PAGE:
I'm currently printing lots of emails, payment notifications, invoices, and other documents for tax purposes. I'd estimate that I have printed about 800 pages so far in the last two days, and I'm not even halfway through.
One of the things that I wanted to make sure of before I start this print marathon was that the documents got printed as fast as possible. I knew that it would take a long time no matter what, considering that I only have access to a home printer and not one of those blazing fast enterprise printers that don't break a sweat if you throw hundreds of pages at them.
Anyway, I bought a new printer just for the occasion, a cheap and efficient Brother DPC195c. What made me select the printer was its price, the reviews, and that I could get third-party ink for it for a very, very low price.
Printing faster is a question of the printer, as much as it is one of tweaks that you can apply. If your printer is very slow, then you probably won't have luck speeding the printing up by a lot by applying tweaks.
Here are my suggestions:
1. Change the quality of the printout
I prefer to print in black only, and while I cannot say if that makes a difference speed-wise or not, modifying the quality of the printout does.
To be clear, it is necessary that you find an acceptable quality on your own. What works for me quality-wise may not work for you.
The quality is set to normal most of the time in the printing preferences. While they may look different depending on your printer, you usually have options to increase or decrease the quality here.
The printing preferences of my Brother printer support two lower quality options, fast normal and fast, and one higher quality option fine.
I suggest you create a test printout using the new quality settings to find out which works best for you.
Depending on the printer that you are using, you may find other options in the printing preferences that speed up the printing. The Brother printer has an option under Other Print Options that lets you change the transfer mode to improved print speed from the recommended setting.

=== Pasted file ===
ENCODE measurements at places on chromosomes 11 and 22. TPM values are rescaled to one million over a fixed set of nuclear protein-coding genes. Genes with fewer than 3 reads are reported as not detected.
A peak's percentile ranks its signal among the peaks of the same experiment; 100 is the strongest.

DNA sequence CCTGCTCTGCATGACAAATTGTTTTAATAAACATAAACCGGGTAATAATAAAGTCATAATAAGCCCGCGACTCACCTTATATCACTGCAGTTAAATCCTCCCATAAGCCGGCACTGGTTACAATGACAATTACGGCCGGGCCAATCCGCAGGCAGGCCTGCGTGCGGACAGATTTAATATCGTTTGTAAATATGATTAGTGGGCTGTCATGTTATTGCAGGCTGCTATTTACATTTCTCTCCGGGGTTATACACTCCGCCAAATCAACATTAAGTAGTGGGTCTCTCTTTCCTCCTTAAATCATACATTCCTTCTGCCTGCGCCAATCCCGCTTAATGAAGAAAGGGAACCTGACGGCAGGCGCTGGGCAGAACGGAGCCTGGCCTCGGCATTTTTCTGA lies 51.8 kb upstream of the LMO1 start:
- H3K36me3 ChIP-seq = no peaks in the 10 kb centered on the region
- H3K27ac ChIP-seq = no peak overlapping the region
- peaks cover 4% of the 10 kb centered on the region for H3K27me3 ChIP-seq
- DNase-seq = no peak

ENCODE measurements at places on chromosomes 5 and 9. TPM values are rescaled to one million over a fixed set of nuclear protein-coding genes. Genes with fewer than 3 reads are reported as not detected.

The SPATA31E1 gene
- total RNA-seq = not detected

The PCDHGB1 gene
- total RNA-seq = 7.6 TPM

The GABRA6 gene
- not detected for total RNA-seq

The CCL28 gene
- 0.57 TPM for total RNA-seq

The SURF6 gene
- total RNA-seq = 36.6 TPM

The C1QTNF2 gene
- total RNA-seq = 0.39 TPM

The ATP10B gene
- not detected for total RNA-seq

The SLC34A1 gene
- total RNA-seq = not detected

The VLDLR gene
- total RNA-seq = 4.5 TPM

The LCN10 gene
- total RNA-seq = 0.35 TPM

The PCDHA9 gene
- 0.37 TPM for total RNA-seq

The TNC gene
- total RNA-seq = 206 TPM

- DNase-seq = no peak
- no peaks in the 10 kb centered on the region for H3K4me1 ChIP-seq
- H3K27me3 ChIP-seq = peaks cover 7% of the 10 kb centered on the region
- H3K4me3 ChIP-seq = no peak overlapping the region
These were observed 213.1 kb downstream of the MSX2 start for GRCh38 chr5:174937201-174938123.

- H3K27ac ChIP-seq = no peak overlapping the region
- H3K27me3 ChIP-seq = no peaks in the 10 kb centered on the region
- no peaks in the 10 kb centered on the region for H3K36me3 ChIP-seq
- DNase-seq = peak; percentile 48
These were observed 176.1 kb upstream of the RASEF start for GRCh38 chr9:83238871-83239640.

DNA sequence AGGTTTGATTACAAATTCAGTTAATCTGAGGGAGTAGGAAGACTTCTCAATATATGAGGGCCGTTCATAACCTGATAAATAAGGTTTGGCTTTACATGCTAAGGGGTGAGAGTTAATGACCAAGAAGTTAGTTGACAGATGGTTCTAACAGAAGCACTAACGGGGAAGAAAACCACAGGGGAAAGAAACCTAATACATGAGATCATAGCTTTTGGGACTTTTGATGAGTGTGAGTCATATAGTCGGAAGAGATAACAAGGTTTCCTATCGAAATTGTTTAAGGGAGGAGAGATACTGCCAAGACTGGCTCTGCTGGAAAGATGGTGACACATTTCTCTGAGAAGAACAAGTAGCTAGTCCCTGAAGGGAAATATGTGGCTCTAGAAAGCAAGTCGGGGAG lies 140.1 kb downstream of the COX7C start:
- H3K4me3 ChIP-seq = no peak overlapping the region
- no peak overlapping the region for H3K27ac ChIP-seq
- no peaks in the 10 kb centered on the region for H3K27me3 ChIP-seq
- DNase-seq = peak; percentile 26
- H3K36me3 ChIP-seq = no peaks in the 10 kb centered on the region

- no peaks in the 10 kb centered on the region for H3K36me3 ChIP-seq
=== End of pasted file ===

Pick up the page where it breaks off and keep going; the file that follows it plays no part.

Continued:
2. The optimal connection type
Printer support various connection types. Nowadays the two most common types are USB connections or wireless connections. If your printer supports both, it is recommended to use a wired connection instead of a wireless one.
This may not always be possible, considering that the printer may not be near a router or computer, so that wireless is the only option in this case.
Depending on network setup, the signal strength, and other parameters, wireless printing may be a lot slower than wired printing, or only a bit slower.
3. Print directly without spooling
Print spooling has its uses, as it gives you more control over the print queue. This can be useful if multiple users share a printer, or when you send lots of different documents to the printer in short time.
According to Microsoft, switching the default "Spool print documents so program finishes printing faster" to "Print directly to the printer" decreases printing time.
4. Keep printed documents
This feature needs to be enabled in the printing properties of the printer. When you enable it, Windows will keep a copy of the document so that it can be re-added to the queue directly instead of from the program the original print job came from.
This is only useful if you know that a program will be printed more than once in a short period of time.
5. Divide and conquer
If you send a large document to the printer, especially a high-quality one with images or fancy graphics, then your printer may slow down because of that.
You may be able to speed up things by sending only part of the document to the printer. So, instead of sending all 1000 pages directly, only send the first 50 or 100 and see if it speeds things up for you.
6. Third-party software
Third-party printing software such as FinePrint may help you save ink and speed up the print job as well. It can remove unwanted images and text for instance, or remove blank pages from the job automatically.
7. A new printer
If your printer is very slow, and you know that you have to print out lots of documents soon, you may want to consider buying a new one.
This may not be always possible of course, but if you have the money, a new printer may save you enough time to justify the costs.
Do you have other suggestions to speed up print jobs? Lets hear them in the comments below.Advertisement
Ghacks is a technology news blog that was founded in 2005 by Martin Brinkmann. It has since then become one of the most popular tech news sites on the Internet with five authors and regular contributions from freelance writers.